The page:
Maybe you've noted some of the lengthy threads in the last year or so about this issue, not to mention the other big issue, water resistance, especially after considerable use in the field.
Thanks to Richard, the water issue was addressed to a large extent. Some may not like the results, but they are a lot more definitive than I ever thought we'd get. The type of cuben appears to be a key factor.
The durability issue is tougher, and I haven't been able to reach any firm conclusions. There seem to be nagging questions about what happens at the needle holes if there is stitching, and about stitching causing the non-elastic material to pucker. While a fly or a tarp can be bonded and taped, what about a hybrid tent, where cuben material and netting all come together at one 'seam' location? Since hybrid designs are my passion, this has been a thorny issue that I'm still giving much thought. I'm so conditioned to thinking in terms of conventional sewn fabric construction, that it's taking a lot of time. One approach has been to think of cuben as if it were metal foil, and try to envisage how pieces of it could be joined into an arced tent structure that is taut.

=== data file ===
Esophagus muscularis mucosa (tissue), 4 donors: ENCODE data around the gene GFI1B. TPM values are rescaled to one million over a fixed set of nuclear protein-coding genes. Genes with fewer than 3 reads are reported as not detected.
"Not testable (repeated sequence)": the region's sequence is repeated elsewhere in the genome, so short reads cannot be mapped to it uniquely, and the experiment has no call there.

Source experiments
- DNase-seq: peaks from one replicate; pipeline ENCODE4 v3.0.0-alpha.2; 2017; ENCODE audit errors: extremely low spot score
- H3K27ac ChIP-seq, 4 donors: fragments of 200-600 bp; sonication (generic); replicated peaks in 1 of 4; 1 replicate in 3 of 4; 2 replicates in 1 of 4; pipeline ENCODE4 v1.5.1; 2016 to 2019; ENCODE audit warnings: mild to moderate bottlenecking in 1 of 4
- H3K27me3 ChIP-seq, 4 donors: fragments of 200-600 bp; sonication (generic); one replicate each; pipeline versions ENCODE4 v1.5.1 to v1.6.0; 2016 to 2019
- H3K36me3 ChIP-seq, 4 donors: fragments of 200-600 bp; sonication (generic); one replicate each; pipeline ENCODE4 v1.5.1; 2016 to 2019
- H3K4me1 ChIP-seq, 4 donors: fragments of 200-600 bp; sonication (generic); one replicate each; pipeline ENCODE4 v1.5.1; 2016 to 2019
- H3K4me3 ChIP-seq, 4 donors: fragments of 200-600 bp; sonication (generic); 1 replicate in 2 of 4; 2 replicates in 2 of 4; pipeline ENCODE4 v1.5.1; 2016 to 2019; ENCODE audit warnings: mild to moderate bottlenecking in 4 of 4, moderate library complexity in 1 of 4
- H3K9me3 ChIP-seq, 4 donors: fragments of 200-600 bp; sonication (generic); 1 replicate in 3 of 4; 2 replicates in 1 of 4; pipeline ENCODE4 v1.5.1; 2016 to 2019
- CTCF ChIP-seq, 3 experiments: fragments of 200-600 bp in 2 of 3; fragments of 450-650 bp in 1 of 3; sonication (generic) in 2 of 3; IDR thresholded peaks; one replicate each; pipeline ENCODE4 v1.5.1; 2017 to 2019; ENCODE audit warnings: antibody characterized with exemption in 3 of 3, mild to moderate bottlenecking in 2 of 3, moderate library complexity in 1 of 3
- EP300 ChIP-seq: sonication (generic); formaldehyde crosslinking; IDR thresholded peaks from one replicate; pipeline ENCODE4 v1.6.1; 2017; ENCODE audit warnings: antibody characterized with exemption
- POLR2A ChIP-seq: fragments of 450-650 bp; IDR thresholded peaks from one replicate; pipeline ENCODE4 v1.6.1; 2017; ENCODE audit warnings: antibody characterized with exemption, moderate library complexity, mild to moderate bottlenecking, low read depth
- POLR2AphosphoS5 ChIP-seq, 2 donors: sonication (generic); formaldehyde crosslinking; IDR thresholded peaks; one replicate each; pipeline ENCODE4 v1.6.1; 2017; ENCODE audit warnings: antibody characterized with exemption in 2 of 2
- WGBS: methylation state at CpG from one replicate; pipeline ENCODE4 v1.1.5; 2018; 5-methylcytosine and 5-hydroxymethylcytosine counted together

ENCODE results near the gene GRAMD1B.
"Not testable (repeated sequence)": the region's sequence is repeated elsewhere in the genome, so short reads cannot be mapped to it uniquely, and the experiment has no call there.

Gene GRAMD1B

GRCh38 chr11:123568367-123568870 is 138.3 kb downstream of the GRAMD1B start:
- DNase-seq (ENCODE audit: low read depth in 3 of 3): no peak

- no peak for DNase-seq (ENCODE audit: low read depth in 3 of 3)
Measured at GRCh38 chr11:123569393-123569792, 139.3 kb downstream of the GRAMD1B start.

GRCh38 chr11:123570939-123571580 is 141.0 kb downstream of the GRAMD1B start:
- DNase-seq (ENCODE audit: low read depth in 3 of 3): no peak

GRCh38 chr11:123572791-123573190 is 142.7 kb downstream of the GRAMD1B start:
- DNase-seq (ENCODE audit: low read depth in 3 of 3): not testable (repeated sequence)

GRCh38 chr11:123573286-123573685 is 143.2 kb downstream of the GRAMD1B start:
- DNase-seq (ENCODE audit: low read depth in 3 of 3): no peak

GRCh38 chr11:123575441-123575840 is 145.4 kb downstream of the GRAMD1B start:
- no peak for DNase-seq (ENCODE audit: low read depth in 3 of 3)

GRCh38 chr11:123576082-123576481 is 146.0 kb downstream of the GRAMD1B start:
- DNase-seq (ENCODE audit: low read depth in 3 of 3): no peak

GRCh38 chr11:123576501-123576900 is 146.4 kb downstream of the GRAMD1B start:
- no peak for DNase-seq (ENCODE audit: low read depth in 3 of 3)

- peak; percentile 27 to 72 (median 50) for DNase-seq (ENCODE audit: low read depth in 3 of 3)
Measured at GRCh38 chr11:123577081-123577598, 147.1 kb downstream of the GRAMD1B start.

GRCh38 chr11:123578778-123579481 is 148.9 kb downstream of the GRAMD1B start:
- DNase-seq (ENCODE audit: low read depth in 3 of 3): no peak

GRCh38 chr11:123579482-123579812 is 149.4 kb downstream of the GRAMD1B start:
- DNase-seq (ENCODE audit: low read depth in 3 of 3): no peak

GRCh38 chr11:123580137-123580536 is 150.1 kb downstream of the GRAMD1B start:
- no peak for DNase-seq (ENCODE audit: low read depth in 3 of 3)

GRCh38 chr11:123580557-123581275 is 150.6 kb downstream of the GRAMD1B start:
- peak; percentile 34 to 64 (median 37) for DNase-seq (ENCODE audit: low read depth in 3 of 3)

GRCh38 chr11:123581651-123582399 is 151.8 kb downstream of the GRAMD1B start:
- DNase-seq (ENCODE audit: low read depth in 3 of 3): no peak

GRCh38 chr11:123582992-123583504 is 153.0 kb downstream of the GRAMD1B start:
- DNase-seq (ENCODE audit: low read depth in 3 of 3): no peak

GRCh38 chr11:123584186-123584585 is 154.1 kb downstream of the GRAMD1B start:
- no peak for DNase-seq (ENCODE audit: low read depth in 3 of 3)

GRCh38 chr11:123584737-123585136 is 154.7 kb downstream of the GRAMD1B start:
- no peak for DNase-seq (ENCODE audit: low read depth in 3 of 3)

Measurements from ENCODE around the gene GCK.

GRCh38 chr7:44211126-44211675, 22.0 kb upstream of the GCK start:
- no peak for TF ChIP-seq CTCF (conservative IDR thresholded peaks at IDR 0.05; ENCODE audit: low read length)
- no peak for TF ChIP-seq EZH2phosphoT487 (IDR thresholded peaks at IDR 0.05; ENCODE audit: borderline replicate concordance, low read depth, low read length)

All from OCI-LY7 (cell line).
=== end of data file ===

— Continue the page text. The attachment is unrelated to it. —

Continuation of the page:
You can't get around the fact that in a tent, it's the fabric that is most key to the total weight, especially if the poles are carbon or dual duty trekking ones; and since cuben weighs about half as much as silnylon, there is a strong incentive to make it work to achieve a much lighter tent.
There are several manufacturers making cuben tents (Terra Nova and Lightheart Gear, to name just two), and it would be nice if BPL would test them as a group, with info about durability, and construction.
In the meantime, those who can afford it may just have to make or purchase cuben tents, and we will eventually find out how durable they are. I'm planning to make one this winter, but won't have any good idea of how durable it is until late next year, after some hard use; so it's going to take some time. And not too many are inclined to be very critical of something they put a lot of time and/or money into, and that is a factor also.
Once I settle on an approach to joining the shell, floor and netting materials together into a tent, I'm going to just bite the bullet and build an all Cuben one, and find out if I can do it without puckering and/or separation at needle holes. If it doesn't work, I'll be poorer and still carrying a heavier tent. If it does, it will be much lighter than the silnylon designs I've been working on, and therefore worth the $ and effort. Go for it!